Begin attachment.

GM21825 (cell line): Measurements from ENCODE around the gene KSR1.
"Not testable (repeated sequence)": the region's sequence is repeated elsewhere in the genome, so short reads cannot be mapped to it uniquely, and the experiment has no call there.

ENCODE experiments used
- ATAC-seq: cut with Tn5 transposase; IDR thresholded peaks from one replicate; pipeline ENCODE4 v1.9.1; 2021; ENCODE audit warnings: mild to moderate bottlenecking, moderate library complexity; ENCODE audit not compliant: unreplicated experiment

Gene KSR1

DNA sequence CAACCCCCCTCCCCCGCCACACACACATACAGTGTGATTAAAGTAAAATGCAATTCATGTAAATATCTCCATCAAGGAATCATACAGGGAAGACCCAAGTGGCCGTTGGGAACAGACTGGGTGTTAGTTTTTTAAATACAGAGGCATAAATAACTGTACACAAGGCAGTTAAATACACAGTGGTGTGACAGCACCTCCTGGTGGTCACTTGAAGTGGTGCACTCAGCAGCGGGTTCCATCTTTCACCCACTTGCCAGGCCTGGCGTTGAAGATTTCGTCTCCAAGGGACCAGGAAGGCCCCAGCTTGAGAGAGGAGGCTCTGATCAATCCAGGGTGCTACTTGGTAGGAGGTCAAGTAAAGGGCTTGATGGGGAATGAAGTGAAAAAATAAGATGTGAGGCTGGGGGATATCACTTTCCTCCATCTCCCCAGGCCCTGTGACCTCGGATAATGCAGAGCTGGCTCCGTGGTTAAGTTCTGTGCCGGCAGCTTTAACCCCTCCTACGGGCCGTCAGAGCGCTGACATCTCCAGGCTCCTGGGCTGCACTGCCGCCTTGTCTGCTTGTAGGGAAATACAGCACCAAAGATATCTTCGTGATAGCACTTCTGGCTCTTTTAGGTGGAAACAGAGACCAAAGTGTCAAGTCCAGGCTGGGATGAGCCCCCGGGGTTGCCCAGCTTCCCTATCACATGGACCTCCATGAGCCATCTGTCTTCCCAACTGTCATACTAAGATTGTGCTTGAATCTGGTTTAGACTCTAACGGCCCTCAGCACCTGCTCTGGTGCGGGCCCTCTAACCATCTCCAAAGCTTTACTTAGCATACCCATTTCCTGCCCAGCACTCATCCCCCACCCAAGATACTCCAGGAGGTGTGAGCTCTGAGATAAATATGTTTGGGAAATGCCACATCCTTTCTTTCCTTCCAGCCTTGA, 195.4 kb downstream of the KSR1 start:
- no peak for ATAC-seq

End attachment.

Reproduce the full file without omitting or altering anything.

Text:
GM21825 (cell line): Measurements from ENCODE around the gene KSR1.
"Not testable (repeated sequence)": the region's sequence is repeated elsewhere in the genome, so short reads cannot be mapped to it uniquely, and the experiment has no call there.

ENCODE experiments used
- ATAC-seq: cut with Tn5 transposase; IDR thresholded peaks from one replicate; pipeline ENCODE4 v1.9.1; 2021; ENCODE audit warnings: mild to moderate bottlenecking, moderate library complexity; ENCODE audit not compliant: unreplicated experiment

Gene KSR1

DNA sequence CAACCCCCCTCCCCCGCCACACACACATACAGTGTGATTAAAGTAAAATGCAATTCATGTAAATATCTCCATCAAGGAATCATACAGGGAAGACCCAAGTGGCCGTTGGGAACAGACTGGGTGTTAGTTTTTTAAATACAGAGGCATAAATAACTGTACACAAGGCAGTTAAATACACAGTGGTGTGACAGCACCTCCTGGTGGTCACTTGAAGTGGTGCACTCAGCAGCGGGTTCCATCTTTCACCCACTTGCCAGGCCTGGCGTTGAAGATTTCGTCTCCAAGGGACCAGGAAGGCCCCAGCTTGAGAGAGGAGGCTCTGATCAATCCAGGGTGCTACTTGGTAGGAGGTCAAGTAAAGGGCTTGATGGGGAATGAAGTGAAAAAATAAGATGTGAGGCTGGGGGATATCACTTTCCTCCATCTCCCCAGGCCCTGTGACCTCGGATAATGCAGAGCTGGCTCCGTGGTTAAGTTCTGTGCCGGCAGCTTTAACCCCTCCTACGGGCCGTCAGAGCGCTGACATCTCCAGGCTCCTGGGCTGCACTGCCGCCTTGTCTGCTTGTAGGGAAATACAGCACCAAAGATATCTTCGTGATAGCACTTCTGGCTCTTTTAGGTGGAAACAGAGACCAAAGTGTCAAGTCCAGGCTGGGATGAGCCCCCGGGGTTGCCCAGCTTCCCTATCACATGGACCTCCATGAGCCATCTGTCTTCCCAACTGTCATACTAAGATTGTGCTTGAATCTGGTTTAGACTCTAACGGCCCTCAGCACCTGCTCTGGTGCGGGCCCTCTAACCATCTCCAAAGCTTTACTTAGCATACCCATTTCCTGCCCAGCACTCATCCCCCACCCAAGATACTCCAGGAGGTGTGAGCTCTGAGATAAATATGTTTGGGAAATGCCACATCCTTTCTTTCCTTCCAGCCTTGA, 195.4 kb downstream of the KSR1 start:
- no peak for ATAC-seq